This week Duane H. Elmer:

            - reads a parable about a monkey and a fish and invites students to share their thoughts and observations.

            - uses a chart to demonstrate the adjustment process of fitting into the culture;

            - explains what people tend to do when they experience differences;

            - invites the students to share their thoughts about culture shock.

    • Cross-cultural communication (Part 2)

      Whenever you are traveling to a new place, a map is a good idea. The same is true when entering a new culture. The Cultural Adjustment Map has  two roads - the upper track, beginning with an approach of openness, acceptance and trust, and the lower road, beginning with an approach of fear, suspicion and inflexibility. People tend to flip-flop between the upper and lower roads many times during their cross-cultural experience. What kinds of people do a good job in another culture? What qualities and characteristics does a person need to have to be an effective cross-cultural worker?  

      This week  Muriel Elmer:

             - explains how to use the Cultural Adjustment map;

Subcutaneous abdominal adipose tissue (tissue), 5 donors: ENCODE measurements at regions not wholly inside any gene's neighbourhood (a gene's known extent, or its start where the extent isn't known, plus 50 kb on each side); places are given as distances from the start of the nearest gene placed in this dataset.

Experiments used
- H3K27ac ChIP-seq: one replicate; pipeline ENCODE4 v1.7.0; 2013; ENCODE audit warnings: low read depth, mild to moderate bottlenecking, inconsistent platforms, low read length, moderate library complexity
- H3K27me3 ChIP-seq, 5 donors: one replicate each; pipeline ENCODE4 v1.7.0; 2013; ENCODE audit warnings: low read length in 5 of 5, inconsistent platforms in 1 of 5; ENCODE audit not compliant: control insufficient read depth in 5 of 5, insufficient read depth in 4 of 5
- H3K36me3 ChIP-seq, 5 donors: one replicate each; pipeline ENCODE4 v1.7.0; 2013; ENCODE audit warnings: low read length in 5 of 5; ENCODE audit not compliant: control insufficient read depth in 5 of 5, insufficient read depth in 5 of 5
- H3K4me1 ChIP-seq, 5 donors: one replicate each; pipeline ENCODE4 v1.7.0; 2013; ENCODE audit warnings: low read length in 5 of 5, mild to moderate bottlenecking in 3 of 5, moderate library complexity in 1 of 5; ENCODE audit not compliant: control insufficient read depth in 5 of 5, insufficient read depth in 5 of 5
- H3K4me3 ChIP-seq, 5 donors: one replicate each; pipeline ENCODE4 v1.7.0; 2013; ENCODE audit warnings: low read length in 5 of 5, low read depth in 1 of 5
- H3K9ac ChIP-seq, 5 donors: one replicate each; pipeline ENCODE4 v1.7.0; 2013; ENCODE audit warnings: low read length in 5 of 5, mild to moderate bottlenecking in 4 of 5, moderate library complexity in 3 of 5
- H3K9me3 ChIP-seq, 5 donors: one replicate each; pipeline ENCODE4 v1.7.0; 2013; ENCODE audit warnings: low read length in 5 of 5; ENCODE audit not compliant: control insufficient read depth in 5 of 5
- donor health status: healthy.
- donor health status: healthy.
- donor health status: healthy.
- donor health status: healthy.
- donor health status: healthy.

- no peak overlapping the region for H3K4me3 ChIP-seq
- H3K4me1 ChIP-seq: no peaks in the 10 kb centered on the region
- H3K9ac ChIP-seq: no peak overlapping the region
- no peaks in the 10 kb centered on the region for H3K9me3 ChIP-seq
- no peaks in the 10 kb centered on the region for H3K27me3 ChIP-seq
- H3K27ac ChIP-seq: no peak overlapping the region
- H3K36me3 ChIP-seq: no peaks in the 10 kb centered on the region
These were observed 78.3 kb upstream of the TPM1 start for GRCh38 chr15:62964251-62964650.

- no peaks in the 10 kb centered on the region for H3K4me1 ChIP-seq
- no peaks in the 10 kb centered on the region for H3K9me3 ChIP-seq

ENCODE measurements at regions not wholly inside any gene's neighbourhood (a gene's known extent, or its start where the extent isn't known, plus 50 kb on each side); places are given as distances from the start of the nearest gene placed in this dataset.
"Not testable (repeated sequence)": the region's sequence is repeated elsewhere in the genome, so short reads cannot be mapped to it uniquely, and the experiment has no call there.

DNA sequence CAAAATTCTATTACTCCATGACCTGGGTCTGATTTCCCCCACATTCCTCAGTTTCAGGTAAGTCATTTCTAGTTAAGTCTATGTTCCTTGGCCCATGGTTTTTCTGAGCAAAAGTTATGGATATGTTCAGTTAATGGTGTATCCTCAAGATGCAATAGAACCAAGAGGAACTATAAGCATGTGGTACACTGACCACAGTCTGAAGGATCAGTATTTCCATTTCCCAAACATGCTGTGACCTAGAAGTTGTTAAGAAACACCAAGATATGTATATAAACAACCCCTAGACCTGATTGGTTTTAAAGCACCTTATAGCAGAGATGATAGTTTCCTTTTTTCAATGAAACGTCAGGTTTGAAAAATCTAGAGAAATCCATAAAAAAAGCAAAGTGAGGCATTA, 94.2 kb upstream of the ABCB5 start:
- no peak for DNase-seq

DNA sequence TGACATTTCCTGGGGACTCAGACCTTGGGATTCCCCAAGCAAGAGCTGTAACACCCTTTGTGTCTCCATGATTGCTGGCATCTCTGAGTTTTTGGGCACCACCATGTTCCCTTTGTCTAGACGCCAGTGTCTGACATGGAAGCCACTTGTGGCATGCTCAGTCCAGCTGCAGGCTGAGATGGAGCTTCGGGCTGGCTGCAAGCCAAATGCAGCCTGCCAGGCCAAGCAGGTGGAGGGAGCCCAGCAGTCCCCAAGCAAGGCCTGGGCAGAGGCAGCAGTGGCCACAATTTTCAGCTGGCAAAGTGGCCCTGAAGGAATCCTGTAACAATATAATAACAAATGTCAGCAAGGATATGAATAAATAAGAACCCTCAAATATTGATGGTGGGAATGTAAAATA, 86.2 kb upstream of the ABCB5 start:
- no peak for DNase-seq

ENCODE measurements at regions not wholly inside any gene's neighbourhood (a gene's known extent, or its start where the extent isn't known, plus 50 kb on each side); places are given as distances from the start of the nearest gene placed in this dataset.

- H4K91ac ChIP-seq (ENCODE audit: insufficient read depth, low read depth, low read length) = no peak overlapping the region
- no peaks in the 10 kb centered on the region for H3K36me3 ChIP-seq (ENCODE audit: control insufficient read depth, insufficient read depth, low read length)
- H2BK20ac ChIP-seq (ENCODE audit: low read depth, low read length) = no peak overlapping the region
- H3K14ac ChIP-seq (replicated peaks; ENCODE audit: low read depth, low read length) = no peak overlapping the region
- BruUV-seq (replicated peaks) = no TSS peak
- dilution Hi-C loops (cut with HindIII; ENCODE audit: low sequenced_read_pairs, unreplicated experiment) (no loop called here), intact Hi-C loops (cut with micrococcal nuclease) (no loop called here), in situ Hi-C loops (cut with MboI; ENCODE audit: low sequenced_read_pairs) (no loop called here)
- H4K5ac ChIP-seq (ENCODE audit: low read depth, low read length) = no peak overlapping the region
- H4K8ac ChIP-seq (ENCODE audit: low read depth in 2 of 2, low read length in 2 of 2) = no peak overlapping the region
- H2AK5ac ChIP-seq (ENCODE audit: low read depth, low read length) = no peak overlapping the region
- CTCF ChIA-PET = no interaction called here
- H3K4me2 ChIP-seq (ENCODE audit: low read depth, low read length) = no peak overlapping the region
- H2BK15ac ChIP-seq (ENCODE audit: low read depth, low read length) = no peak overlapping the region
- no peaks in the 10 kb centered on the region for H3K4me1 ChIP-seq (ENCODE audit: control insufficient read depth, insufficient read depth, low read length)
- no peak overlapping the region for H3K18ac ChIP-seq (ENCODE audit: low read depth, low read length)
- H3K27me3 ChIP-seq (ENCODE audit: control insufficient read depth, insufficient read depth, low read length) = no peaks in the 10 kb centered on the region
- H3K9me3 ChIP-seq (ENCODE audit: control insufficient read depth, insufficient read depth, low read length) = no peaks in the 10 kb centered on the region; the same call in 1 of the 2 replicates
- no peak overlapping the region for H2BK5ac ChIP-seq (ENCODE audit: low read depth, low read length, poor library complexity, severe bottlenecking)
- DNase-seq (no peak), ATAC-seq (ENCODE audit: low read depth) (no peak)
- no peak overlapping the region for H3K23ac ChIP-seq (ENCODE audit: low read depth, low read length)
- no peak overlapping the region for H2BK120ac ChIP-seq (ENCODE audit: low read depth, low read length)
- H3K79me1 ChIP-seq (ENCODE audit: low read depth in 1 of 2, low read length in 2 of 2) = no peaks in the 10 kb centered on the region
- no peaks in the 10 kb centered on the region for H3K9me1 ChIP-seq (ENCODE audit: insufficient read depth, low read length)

- emphasizes the importance of choices we make, when we have negative feelings;

             - shares the results of the research study which was done by the Canadian government;

             - looks at leading interpersonal skills and defines each of them.

      Restricted Not available unless:
    • Cross-cultural communication (Part 3)

      We usually communicate from our own frame of reference. We act out of our cultural heritage and it seems natural. Our culture can be male or female, old or young, parent or child and different ethnicities or races. In order for us to send messages and receive messages without misunderstanding, we need to know how all essential parts of the communication model should function together. When people don't know cultural history of other people,  they can feel rejected and misunderstood.

      This week Duane Elmer: